Minnesota isn’t alone in looking at depending more on sales taxes.
Lawmakers in Nebraska, Kansas, Louisiana and North Carolina are debating this spring whether to repeal the state income tax. Ohio’s governor wants to cut personal income taxes by 20 percent. The governor of Virginia would like to do away with the state gasoline tax.
What all these proposals have in common — in red, blue and purple states — is this: An increased or expanded sales tax.
“People seem to have concluded that the sales tax is either the least harmful for the economy or the least unpopular,” said Eric Thompson, an economist at the University of Nebraska in Lincoln.
Dayton’s budget proposal — which would raise $2.2 billion in new sales tax revenue to help pay for a $627 million budget shortfall, funding for schools and property tax rebates for homeowners — has sparked a vigorous debate that’s now playing out at the Legislature.
Fresh off a recession in which state revenue plummeted, a key question in state governments from St. Paul to Topeka to Baton Rouge is how to craft a system that raises the money a state needs while still encouraging economic growth.
Minnesota is one of at least seven states that are considering an expanded or increased sales tax, signaling momentum for a marked shift toward greater reliance on consumption-based taxes.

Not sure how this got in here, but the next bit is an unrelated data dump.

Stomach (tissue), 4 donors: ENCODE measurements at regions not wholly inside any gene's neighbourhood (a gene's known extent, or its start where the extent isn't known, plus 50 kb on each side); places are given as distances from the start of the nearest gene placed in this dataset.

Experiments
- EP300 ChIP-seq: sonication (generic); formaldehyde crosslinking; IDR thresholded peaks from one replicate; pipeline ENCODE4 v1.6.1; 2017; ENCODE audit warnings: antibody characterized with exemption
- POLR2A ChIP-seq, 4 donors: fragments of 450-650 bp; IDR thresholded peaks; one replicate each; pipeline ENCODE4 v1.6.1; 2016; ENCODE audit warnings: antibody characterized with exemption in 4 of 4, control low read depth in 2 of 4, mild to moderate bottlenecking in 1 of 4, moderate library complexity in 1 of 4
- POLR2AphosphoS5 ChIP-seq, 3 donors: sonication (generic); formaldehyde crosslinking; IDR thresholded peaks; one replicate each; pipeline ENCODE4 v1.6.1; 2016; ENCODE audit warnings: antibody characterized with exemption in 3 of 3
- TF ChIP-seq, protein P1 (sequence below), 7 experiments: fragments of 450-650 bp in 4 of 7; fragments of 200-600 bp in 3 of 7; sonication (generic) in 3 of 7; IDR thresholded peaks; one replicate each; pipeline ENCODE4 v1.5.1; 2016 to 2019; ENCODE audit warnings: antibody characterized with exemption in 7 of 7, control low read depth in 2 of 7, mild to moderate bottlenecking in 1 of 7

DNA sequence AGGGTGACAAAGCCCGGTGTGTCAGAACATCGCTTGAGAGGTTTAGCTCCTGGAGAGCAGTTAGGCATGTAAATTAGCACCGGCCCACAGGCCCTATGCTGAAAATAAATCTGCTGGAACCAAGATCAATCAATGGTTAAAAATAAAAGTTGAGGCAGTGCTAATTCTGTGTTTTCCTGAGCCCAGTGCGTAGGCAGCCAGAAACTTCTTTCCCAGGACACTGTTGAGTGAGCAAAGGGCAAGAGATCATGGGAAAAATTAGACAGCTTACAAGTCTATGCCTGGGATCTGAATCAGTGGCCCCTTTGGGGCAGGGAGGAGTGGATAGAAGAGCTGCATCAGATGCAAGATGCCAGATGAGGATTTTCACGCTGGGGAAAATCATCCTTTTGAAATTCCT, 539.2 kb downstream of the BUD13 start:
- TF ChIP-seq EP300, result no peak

One element of this, in Minnesota and elsewhere, is a move to broaden the sales tax to include a wider range of services. Proponents argue that this more appropriately reflects the modern, service-driven economy, even as debate swirls around exactly which services to tax.
In other states there is a push to tax more transactions as a path to moving away from income taxes. Some see this as a way to stimulate the economy by promoting savings and investment, though critics argue that such policies tend to favor the more affluent.
Aside from such questions of fairness or economic benefit, tax policy analyst Norton Francis of the Urban Institute pointed out that an increased sales tax is generally more palatable to the public than an increased income tax.
“It’s a drip-drip-drip with each transaction, rather than one bill at the end of the year, which makes a huge difference psychologically,” he said.
A changed economy
The drive to tax services reflects the fact that state tax codes have not kept up with an economy that’s flipped in the past 40 years from primarily goods-producing to primarily service-providing.
Between 1970 and 2010, the share of household spending on services grew from 43 percent to 60 percent, according to research by John Mikesell, a tax policy expert at the University of Indiana. Yet states continued to exempt a variety of services from the tax, and sales taxes as a share of personal income have shrunk in all but the handful of states that aggressively tax services.
States have jumped on this largely untaxed portion of the economy in 2013.
“The economic reality is the same to Ohio and to Louisiana and to Nebraska and Kansas and Minnesota,” said Myron Frans, revenue commissioner for Minnesota. “The service economy has to be taxed in some way to generate revenues that reflect that service economy.”
The plan that most closely resembles Dayton’s is Gov. John Kasich’s budget in Ohio. Kasich plans to lower the sales tax rate from 5.5 percent to 5 percent, but broaden the tax to a raft of services such as legal, accounting and real estate.
Ohio’s Republican governor wants to use new sales tax revenue — plus increased levies on oil and gas drilling — to pay for a 50 percent income tax cut for businesses and a 20 percent personal income tax cut across all brackets, to be phased in over three years.